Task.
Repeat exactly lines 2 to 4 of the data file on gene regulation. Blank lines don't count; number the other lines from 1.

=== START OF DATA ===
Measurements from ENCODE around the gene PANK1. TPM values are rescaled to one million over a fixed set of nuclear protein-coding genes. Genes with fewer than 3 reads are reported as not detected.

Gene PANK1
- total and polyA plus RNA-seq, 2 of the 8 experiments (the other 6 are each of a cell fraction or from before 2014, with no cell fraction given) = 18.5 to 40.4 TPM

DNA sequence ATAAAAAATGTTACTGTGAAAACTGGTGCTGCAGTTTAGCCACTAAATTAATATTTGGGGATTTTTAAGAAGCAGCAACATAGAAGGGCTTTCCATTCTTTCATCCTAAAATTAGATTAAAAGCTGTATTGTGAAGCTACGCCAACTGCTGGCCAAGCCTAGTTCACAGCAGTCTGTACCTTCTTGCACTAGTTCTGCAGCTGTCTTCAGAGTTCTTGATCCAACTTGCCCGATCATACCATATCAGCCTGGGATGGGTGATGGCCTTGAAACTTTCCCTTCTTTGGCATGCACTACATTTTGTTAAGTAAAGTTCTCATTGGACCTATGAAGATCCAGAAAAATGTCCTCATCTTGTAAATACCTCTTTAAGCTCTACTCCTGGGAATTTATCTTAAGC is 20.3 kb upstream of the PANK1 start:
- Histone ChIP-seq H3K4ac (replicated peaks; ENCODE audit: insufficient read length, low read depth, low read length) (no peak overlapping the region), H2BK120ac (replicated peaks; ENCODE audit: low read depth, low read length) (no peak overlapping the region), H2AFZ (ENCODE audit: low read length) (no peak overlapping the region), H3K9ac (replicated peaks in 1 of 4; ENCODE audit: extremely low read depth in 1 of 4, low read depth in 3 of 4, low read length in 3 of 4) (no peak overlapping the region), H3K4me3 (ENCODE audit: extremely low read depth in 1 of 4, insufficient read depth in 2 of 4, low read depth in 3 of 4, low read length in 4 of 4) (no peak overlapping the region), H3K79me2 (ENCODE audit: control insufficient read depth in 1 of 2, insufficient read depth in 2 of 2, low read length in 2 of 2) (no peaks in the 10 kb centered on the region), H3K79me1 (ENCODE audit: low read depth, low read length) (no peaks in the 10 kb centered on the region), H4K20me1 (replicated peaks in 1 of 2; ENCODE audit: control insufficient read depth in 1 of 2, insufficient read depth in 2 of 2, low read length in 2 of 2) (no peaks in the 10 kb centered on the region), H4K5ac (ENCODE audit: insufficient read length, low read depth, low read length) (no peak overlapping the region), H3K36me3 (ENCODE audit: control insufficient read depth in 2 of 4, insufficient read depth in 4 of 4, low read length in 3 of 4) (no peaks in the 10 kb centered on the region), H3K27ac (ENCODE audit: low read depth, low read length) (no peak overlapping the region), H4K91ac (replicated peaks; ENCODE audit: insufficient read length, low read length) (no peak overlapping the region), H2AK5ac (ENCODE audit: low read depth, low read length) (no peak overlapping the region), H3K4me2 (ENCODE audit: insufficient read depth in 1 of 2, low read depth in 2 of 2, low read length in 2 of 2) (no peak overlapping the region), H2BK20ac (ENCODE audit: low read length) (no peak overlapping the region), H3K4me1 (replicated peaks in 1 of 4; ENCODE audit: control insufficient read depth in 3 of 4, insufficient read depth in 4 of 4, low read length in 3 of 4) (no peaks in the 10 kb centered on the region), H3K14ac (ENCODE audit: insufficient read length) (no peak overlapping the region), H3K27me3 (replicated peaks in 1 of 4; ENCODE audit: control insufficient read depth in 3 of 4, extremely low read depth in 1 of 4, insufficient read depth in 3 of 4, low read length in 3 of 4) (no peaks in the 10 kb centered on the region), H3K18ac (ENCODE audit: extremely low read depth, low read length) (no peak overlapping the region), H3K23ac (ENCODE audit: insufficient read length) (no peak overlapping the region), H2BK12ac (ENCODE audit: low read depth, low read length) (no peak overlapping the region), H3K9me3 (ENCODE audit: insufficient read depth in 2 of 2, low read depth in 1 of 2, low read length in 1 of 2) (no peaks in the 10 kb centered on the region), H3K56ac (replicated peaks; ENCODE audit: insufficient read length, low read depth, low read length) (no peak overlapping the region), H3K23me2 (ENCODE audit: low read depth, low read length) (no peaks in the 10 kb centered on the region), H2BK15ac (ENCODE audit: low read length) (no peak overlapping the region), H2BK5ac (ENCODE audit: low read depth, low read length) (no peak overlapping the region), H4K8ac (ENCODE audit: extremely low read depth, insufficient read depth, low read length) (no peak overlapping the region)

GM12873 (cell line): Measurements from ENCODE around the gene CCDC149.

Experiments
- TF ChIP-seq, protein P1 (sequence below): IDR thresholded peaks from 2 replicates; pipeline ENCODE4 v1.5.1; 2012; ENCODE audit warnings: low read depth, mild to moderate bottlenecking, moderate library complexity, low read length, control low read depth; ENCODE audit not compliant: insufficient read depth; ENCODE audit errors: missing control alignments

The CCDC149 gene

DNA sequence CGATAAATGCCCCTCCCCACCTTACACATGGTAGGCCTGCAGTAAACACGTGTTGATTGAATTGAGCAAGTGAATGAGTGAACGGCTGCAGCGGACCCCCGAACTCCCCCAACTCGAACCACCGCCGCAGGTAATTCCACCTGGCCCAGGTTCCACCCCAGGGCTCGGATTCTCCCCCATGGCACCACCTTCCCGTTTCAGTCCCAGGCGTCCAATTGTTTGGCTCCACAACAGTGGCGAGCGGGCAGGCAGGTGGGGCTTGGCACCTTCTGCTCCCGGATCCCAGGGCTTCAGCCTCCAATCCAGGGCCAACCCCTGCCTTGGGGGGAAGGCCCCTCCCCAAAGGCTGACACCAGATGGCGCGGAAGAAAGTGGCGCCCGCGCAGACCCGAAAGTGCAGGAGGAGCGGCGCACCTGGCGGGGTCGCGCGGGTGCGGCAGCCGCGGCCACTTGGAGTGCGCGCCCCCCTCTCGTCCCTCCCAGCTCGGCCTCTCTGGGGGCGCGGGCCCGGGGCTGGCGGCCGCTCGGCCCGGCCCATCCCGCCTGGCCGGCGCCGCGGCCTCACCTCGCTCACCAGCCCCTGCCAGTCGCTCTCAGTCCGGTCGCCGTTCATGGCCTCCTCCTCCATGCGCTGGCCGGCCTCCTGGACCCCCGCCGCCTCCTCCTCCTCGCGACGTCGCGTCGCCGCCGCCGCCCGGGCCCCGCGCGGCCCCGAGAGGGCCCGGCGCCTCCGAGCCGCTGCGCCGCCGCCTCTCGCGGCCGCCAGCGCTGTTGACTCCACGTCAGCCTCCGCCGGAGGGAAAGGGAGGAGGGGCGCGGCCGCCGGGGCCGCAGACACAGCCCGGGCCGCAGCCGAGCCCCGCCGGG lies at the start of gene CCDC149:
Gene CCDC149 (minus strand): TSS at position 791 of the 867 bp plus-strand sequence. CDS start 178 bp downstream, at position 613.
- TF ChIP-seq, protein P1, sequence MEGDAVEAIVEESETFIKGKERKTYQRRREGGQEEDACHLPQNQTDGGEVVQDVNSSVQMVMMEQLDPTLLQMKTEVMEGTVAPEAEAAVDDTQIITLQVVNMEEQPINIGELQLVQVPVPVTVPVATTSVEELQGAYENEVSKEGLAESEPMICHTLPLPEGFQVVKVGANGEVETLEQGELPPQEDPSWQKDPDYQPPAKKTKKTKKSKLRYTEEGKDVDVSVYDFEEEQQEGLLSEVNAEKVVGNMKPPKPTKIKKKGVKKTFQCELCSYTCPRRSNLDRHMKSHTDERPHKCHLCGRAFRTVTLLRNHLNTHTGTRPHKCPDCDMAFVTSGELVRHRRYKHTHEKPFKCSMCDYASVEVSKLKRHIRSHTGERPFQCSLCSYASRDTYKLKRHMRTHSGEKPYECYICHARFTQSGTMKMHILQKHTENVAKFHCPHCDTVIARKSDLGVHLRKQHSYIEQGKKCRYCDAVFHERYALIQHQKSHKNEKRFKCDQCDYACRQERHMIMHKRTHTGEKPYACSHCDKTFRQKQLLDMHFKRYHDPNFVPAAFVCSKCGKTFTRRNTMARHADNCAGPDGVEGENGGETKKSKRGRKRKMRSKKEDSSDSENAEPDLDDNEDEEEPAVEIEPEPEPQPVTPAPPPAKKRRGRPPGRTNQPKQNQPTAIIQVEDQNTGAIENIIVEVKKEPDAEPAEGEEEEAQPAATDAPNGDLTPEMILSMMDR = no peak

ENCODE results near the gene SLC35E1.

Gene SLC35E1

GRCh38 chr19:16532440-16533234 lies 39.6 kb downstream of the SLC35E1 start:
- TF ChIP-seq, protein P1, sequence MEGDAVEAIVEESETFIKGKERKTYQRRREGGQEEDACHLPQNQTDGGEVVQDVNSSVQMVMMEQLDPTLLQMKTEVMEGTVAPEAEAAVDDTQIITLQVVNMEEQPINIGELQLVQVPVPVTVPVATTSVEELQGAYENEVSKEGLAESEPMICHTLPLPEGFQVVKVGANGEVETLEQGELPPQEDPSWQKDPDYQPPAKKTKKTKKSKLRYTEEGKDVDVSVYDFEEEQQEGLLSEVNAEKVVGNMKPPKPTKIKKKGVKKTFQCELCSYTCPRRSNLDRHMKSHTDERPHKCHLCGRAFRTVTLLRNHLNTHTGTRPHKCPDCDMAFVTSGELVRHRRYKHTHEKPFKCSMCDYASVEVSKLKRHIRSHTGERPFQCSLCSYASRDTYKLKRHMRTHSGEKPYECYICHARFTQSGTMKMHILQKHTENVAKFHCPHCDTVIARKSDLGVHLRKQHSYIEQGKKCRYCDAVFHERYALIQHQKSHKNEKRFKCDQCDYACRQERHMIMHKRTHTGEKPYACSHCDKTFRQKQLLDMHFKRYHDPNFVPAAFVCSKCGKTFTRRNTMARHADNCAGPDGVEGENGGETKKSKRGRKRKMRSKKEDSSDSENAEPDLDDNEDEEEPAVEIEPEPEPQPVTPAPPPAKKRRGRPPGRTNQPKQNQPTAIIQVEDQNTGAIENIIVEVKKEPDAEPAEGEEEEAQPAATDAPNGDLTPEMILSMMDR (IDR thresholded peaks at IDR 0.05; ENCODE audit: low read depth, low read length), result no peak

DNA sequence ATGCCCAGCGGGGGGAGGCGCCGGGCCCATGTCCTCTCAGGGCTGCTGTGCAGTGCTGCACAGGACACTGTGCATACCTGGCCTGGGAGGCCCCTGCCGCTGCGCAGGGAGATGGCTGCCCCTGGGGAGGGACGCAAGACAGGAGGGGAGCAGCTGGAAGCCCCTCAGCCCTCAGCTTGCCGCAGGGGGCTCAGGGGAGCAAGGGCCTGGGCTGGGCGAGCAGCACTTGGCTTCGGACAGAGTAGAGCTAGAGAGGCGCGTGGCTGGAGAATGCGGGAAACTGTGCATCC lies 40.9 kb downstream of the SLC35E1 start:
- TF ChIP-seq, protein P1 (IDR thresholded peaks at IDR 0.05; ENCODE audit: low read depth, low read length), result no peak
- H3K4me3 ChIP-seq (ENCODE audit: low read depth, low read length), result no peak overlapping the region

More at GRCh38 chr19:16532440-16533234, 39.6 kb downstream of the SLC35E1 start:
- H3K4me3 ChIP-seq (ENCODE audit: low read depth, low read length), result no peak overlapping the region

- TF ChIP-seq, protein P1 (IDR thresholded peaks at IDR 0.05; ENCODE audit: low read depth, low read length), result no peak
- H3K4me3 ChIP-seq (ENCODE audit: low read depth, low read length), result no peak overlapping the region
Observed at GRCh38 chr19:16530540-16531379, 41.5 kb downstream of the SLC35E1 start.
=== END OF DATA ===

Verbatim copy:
Gene PANK1
- total and polyA plus RNA-seq, 2 of the 8 experiments (the other 6 are each of a cell fraction or from before 2014, with no cell fraction given) = 18.5 to 40.4 TPM

DNA sequence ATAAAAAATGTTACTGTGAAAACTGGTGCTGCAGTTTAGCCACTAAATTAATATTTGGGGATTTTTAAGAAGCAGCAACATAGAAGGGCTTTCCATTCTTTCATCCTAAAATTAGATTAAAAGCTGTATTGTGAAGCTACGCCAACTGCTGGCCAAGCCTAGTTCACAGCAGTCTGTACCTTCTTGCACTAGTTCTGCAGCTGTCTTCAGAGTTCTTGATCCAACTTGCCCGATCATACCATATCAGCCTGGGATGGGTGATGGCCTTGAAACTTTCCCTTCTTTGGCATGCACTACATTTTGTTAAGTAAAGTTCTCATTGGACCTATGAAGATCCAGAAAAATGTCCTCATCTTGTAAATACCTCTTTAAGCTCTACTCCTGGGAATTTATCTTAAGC is 20.3 kb upstream of the PANK1 start: